My brother and I jointly inherited my parents’ house on their death. My brother has lived in the house for 69 years and still does. I have since married and purchased my own property. We have spent years renovating my brother’s house, converting it into two flats, which now have separate values due to size and garden. We plan to sell the two flats. How can I minimise my capital gains tax (CGT) liability, notwithstanding my brother will not be liable, as this is his only residence? Do we need to re-register the properties under different names, with me taking on the lower valued flat?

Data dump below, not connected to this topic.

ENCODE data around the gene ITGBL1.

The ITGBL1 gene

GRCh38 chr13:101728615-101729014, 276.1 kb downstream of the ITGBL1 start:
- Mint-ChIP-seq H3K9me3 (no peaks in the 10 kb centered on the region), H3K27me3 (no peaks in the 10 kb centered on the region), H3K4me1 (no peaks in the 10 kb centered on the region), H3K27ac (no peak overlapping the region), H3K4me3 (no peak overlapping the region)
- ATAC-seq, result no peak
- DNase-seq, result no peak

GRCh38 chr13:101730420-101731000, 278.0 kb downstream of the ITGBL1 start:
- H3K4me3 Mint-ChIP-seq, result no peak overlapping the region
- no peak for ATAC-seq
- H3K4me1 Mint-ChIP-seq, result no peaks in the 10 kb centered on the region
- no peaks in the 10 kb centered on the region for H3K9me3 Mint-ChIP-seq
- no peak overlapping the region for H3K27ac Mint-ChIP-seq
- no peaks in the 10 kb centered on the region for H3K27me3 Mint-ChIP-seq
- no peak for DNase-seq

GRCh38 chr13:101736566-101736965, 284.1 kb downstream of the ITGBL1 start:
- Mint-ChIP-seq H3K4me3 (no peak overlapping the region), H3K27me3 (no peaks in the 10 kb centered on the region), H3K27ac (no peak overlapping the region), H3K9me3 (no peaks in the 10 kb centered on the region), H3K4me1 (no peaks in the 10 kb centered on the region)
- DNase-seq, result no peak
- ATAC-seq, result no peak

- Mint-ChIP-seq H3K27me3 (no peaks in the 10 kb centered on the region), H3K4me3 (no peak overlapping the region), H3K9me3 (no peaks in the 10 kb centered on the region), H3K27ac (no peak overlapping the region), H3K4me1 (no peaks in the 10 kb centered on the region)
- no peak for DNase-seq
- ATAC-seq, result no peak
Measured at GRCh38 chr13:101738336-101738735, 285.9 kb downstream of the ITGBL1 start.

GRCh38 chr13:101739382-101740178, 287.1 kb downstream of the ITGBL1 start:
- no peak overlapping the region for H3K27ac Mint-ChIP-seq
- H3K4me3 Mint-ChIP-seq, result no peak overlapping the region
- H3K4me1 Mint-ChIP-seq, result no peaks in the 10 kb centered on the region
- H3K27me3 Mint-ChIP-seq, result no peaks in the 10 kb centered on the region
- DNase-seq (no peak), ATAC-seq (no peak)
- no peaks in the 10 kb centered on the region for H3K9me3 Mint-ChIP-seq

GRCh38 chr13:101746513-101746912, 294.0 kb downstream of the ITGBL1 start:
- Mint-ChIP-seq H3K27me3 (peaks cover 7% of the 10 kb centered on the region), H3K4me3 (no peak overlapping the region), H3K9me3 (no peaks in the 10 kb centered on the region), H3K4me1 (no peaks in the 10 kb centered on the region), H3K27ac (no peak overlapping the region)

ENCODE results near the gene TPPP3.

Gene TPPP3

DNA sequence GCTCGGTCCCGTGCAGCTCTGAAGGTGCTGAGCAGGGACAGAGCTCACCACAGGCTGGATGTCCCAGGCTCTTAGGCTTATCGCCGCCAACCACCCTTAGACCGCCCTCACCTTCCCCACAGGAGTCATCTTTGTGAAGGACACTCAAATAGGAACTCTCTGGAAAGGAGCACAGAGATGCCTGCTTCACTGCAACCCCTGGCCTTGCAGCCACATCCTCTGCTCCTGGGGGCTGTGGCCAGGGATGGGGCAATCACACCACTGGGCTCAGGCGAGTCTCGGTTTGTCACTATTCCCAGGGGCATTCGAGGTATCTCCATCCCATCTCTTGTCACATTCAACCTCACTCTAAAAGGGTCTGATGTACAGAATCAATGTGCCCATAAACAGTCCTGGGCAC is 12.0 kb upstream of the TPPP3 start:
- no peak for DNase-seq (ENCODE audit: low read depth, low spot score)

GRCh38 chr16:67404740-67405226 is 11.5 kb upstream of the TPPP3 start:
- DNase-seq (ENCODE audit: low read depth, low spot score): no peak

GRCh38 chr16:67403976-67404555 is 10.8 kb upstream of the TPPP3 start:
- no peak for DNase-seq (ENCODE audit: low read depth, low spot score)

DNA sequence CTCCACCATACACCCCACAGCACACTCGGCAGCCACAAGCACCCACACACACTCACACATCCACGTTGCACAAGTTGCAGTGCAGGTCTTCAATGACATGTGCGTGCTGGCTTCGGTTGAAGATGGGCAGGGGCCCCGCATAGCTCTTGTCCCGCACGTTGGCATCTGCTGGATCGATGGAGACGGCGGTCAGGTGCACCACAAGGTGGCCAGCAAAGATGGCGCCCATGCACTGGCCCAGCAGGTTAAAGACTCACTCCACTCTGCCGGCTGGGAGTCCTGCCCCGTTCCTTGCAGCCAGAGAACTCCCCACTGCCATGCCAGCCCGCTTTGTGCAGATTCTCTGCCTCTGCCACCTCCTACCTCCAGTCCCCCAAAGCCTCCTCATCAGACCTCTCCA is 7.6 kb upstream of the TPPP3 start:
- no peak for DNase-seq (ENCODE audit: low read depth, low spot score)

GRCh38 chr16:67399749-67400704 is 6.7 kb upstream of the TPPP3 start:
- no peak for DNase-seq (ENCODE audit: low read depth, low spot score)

Arthur Weller replies:
There is a relief from CGT for two joint owners of a property who wish to split up and not incur any CGT, as per HMRC’s Capital Gains manual at CG73000. However, it does not apply when it involves the main residence of one or both of the two parties. There is another relief that applies when two individuals swap rights in each other’s main residence: see HMRC’s guidance at CG65150P. But in your scenario, only one of the two parties is using the property as his main residence, so I do not know how you can minimise your capital gain. It appears that you have jointly owned the property for a long time. Therefore in your CGT computation, make sure you use the March 1982 valuation if it is later and higher than the original acquisition cost.